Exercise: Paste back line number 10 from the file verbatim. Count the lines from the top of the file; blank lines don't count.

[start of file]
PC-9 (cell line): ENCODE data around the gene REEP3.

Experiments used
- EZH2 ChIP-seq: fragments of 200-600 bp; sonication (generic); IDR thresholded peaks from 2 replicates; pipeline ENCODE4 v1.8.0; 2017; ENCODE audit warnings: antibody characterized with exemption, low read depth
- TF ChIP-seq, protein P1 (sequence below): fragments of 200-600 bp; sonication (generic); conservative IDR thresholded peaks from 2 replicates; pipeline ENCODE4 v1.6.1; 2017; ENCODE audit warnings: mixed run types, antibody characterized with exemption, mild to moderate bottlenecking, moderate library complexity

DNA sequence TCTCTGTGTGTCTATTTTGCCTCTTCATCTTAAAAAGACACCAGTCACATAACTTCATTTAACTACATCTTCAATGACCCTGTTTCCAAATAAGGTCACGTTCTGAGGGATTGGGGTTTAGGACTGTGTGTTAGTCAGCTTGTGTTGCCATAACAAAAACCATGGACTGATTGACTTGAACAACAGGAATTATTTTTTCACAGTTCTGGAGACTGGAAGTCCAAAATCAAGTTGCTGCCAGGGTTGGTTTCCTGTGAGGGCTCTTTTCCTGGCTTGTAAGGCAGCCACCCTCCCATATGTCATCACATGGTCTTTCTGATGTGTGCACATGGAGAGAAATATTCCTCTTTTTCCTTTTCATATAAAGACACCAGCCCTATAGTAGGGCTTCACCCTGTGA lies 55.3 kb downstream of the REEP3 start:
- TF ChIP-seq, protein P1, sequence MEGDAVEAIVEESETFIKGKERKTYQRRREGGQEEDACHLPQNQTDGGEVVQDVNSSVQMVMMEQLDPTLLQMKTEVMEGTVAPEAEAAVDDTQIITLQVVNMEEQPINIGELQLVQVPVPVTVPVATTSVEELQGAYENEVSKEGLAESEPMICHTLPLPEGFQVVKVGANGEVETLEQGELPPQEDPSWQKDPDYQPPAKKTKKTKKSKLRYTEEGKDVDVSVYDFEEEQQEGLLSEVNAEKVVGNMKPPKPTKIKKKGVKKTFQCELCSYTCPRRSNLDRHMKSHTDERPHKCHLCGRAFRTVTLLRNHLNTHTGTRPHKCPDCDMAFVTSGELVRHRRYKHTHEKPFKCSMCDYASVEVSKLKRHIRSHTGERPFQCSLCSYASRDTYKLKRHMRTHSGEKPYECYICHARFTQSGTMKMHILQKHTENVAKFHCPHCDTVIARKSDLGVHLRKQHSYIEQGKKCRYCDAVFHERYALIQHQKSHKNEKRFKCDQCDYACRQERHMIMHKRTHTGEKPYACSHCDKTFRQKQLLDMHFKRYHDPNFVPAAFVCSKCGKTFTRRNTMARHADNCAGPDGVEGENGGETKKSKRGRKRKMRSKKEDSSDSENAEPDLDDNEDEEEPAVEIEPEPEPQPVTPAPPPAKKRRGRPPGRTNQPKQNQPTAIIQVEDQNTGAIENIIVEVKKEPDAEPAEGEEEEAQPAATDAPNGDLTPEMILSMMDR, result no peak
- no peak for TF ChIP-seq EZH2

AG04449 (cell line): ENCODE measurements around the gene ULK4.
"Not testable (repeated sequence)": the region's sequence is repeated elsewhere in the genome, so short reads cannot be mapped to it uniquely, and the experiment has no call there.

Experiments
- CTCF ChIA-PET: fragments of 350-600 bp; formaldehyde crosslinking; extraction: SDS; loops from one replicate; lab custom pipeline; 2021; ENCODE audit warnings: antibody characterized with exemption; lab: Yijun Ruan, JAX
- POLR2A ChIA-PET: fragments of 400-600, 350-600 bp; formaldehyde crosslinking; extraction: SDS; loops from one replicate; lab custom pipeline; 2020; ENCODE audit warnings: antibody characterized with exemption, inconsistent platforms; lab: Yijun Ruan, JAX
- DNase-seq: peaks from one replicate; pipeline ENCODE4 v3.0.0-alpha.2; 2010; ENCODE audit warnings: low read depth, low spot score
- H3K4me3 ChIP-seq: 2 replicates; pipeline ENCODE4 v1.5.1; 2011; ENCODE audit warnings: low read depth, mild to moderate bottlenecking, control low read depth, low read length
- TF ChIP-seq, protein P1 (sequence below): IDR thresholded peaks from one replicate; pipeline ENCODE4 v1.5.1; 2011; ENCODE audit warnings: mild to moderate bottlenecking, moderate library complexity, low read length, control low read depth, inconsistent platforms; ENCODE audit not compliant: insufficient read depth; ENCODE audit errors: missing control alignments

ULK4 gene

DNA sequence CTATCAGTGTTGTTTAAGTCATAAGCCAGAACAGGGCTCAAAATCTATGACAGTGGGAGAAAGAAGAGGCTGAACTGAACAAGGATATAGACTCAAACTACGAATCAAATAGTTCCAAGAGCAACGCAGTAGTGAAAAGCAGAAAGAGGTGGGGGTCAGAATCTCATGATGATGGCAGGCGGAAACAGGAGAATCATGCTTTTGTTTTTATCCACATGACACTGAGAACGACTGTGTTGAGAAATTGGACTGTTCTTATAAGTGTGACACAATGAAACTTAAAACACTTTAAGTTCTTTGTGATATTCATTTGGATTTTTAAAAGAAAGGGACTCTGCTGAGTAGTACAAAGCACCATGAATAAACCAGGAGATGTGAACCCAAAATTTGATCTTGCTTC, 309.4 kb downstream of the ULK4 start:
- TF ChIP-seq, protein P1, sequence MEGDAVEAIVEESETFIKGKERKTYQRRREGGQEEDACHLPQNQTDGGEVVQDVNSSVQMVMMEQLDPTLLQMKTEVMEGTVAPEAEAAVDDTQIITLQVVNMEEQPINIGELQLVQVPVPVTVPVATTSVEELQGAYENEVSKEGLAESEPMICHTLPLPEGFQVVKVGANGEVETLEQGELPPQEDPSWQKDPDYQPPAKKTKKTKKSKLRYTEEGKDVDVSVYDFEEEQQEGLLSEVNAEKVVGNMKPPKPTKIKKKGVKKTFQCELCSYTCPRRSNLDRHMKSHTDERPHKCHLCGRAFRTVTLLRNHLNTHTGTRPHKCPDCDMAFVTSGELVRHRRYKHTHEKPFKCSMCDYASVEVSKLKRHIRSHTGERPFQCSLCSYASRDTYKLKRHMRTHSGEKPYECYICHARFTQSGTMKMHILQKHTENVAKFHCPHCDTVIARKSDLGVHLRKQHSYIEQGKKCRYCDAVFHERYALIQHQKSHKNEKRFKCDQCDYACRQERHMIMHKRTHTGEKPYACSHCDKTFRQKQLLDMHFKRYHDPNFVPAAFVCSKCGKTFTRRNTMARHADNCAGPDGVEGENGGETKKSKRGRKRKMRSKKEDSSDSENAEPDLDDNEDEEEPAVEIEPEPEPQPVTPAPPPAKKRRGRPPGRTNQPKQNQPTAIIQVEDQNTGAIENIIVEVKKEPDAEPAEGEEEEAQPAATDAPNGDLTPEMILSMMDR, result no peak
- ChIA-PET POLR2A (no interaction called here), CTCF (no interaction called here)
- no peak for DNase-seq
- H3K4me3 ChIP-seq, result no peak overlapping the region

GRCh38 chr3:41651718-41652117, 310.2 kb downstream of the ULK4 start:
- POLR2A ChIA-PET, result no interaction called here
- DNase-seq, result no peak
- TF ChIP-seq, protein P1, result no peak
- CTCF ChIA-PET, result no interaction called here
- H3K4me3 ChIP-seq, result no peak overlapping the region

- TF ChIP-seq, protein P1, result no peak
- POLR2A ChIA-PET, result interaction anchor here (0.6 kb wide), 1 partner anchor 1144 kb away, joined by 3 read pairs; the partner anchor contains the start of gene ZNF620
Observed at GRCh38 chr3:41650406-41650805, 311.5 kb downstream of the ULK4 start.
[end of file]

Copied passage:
Experiments